Trollope, pubs and gin

Anthony Trollope, Can You Forgive Her? Post number 2

As this disturbing period of enforced social isolation intensifies, I find myself able again to engage with the online literary blogging world, and to offer my own attempt at keeping our spirits up.

Trollope, Can You Forgive Her cover

The cover image is from the painting ‘Yes’ by Millais – a young woman shown replying to her lover’s proposal of marriage – such a prominent theme in Trollope novels

Last time I wrote about the key sequence in Trollope’s 1865 novel Can You Forgive Her? in which the wastrel Burgo Fitzgerald sees a mirror image of himself in the teenage beggar girl who accosts him in the street to solicit money with which to buy drink. For perhaps the first time in his life he shows compassion and generosity towards a person in distress, and takes her to a pub to buy her a meal.

I was interested in H.K. Browne’s illustration of this scene in the first edition of 1864 (vol. 1, for which Browne did all twenty illustrations; vol. 2 came out the following year, illustrated by a Miss Stevens). Browne, aka Phiz, is best known as one of the main illustrators of ten of Dickens’ novels. In this image he reins in a little his tendency to crude caricature, and shows rare sympathy for Trollope’s more restrained mode of novel-writing than Dickens’.

He depicts Burgo, whom the girl had ingenuously gasped was too ‘beautiful’ to be as poor as her when she confronted him in Oxford Street, in a sleazy working-class pub, the centre of admiring attention.

Here’s how the scene is narrated:

He took her to a public-house and gave her bread and meat and beer, and stood by her while she ate it. She was shy with him then, and would fain have taken it to a corner by herself, had he allowed her. He perceived this, and turned his back to her, but still spoke to her a word or two as she ate.

It seems odd that she’s standing to eat, but this is presumably a feature of such a low pub: the only seat depicted is a barrel on which sits one of the male customers. The passage continues to describe the striking effect Burgo has on the others in the pub, not just the women:

HK Browne's illustration to ch. 29 of Trollope's Can You Forgive Her?

Image from Wikimedia Commons, public domain

The woman at the bar who served him looked at him wonderingly, staring into his face; and the pot-boy woke himself thoroughly that he might look at Burgo; and the watermen from the cab-stand stared at him; and women who came in for gin looked almost lovingly up into his eyes. He regarded them all not at all, showing no feeling of disgrace at his position, and no desire to carry himself as a ruffler.

Browne conveys all this skilfully, marking the social status of each figure with his usual eye for telling detail: the unkempt clothes, hirsute faces and scruffy hats and clay pipes of the water-cabmen; the shabby-chic hats, bonnets and hints of alcohol-flushed cheeks and addled eyes of the gin-drinking women; the young girl’s clothing, described in the earlier street scene, quoted in my previous post, is suitably impoverished.

Her attempt to shrink away into invisibility as she eats is poignantly drawn, and hints at the similar attempts of the two main romantically conflicted female characters, Alice and Lady Glencora, to do the same in their struggle with the competing courtship of their ‘wild men’ and dour, upstanding and insensitive rivals. Women of all ranks, this scene shows, have no possibility of independence or freedom of choice. The only options open to them lead to self-effacement, entrapment and nothingness.

Browne does give an indication of Burgo’s arrogance and selfishness in the exaggeratedly weak chin, the arch expression, and the louche, lazy pose as he leans complacently on the bar, clearly relishing the undisguised adoration, even as he ostensibly disregards it. He’s clearly used to it:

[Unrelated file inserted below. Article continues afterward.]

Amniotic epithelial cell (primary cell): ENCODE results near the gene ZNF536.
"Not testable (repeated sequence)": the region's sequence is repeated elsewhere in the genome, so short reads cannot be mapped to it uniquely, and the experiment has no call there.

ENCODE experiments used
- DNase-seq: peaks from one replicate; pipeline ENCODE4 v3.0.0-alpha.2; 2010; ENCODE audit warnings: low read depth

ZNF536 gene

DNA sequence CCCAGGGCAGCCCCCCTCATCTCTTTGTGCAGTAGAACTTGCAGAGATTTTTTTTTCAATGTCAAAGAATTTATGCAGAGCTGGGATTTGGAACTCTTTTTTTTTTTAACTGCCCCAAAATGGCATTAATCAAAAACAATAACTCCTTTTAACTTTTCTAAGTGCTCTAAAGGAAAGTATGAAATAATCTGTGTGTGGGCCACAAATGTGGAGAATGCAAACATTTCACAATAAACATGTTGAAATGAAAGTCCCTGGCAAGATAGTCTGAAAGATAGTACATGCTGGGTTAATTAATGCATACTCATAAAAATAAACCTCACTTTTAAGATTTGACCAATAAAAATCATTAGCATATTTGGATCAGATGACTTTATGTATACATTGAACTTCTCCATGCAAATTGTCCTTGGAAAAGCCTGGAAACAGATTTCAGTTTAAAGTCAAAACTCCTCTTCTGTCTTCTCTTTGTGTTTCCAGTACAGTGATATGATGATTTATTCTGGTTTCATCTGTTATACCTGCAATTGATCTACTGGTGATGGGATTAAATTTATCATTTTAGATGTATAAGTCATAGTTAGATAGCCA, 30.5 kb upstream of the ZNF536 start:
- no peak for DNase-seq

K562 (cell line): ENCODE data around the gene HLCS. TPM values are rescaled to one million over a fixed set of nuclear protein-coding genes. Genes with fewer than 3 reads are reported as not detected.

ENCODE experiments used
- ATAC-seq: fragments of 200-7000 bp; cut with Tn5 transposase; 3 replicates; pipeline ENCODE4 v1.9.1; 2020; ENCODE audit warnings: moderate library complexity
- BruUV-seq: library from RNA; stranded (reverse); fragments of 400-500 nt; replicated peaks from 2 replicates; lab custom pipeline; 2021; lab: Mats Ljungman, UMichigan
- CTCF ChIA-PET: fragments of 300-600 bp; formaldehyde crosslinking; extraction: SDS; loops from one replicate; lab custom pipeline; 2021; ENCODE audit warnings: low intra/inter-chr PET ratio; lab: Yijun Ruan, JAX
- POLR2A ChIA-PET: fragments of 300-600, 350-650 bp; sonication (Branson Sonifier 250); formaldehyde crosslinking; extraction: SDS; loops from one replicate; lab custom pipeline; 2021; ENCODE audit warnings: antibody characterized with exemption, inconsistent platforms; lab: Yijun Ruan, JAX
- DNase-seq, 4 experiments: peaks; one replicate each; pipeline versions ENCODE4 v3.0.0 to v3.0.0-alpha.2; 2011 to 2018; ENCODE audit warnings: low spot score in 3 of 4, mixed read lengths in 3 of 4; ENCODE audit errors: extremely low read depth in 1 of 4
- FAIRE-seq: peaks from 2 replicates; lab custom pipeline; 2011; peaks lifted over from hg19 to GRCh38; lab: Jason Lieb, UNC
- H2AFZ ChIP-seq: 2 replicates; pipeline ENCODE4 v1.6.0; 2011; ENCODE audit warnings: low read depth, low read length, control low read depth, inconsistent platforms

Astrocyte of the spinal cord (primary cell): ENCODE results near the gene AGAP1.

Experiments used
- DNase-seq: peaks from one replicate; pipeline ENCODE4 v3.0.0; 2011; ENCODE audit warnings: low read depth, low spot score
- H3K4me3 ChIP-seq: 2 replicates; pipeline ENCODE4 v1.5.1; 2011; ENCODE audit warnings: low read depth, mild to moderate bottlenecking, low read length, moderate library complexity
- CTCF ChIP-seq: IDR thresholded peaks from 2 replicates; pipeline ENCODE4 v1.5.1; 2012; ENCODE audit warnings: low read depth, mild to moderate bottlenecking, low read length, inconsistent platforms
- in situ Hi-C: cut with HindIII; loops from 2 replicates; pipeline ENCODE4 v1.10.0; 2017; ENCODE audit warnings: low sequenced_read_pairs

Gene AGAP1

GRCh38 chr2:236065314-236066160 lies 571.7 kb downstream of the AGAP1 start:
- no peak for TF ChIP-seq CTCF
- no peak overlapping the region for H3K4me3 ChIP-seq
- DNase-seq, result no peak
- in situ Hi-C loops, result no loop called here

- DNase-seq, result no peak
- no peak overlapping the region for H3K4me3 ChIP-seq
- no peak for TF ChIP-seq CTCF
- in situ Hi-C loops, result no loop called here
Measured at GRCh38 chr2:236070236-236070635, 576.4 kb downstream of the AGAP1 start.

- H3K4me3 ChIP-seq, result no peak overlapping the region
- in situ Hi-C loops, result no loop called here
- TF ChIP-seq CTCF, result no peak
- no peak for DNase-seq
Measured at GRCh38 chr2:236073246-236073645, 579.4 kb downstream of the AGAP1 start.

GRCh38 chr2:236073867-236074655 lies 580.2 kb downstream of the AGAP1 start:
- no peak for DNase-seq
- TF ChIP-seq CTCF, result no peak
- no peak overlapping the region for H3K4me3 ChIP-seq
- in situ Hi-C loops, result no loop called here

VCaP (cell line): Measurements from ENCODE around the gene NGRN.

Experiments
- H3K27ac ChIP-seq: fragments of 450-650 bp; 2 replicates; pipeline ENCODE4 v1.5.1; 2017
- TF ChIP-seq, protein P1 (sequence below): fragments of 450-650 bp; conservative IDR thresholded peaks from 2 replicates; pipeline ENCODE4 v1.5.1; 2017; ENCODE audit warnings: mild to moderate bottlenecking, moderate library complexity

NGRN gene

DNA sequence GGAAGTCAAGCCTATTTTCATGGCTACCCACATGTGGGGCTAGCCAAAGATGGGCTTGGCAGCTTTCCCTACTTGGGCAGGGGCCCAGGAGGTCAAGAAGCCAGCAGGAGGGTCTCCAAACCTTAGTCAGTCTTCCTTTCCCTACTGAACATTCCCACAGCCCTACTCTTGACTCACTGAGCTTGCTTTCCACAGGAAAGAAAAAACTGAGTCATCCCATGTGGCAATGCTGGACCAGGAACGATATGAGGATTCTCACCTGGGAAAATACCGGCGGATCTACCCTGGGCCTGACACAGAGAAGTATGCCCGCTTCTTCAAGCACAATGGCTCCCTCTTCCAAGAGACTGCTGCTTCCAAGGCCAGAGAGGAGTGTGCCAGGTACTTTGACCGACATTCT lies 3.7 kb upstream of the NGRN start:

He regarded them not at all, showing no feeling of disgrace at his position, and no desire to carry himself as a ruffler [slang for arrogant swaggerer].

Burgos morally ambiguous behaviour here, and the portrayal of the darker aspects of Victorian society, is narrated (and drawn by Browne) with deft irony – a very different tone from the bucolic comedy in the Barsetshire novels. After paying for her meal, Burgo gives the young woman enough money to pay for a bed for the night, provided she promises not to spend it on gin. If only he showed as much fellow-feeling in his dealings with other people in his life. He could be a decent man, as the start of the final paragraph of this chapter suggests:

Poor Burgo! All who had seen him since life had begun  with him had loved him and striven to cherish him. And with it all, to what a state had he come! Poor Burgo! had his eyes been less brightly blue, and his face less godlike in form, it may be that things would have gone better with him…

I was interested in the two barrels on a shelf high up behind the bar. I assumed they held beer or wine, but one of them has the words ‘Old Tom’ painted on it (I’m afraid the detail isn’t very sharp as reproduced here). After a bit of online digging I discovered this was a make of cheap and potent gin, hence its popularity with the urban poor.

This seems to be one of Browne’s signature details: he habitually inserted an emblematic feature or two into his illustrations to give the reader visual hints at how to interpret the action that the narrative may or may not have made clear.

Back to Old Tom. In researching this online I came across this fascinating essay at the Victorian London website: ‘A Night with Old Tom’, by James Greenwood (1881, first published 1875). It’s too long to quote from here, but if you’re interested in sketches of Victorian London’s seamier side, and a footnote to this scene in Trollope, I’d recommend it.

I’d also recommend exploring the Victorian Web site. It has readable academic studies of Trollope, and the Pallisers in particular, as well as a great selection of useful material on social history; in the context of the penniless girl who Burgo takes pity on, see the sections related to gender matters and prostitution (although it’s not explicit in Trollope’s narrative that she is a sex worker). See also there the links to the prolific and hugely popular Victorian author George WM Reynolds, and in particular his 1845 novel The Mysteries of London. V Web has a chilling extract in which girls as young as eleven or twelve are trafficked by a sort of female Fagin; she then uses them as entrapment tools for blackmailing the ‘elderly voluptuar[ies]’ who were their unwitting customers. Sinister stuff.

Meanwhile, try to stay safe.

 

Can you forgive Anthony Trollope?

Anthony Trollope, Can You Forgive Her? Oxford World’s Classics, 1991. First published 1864-65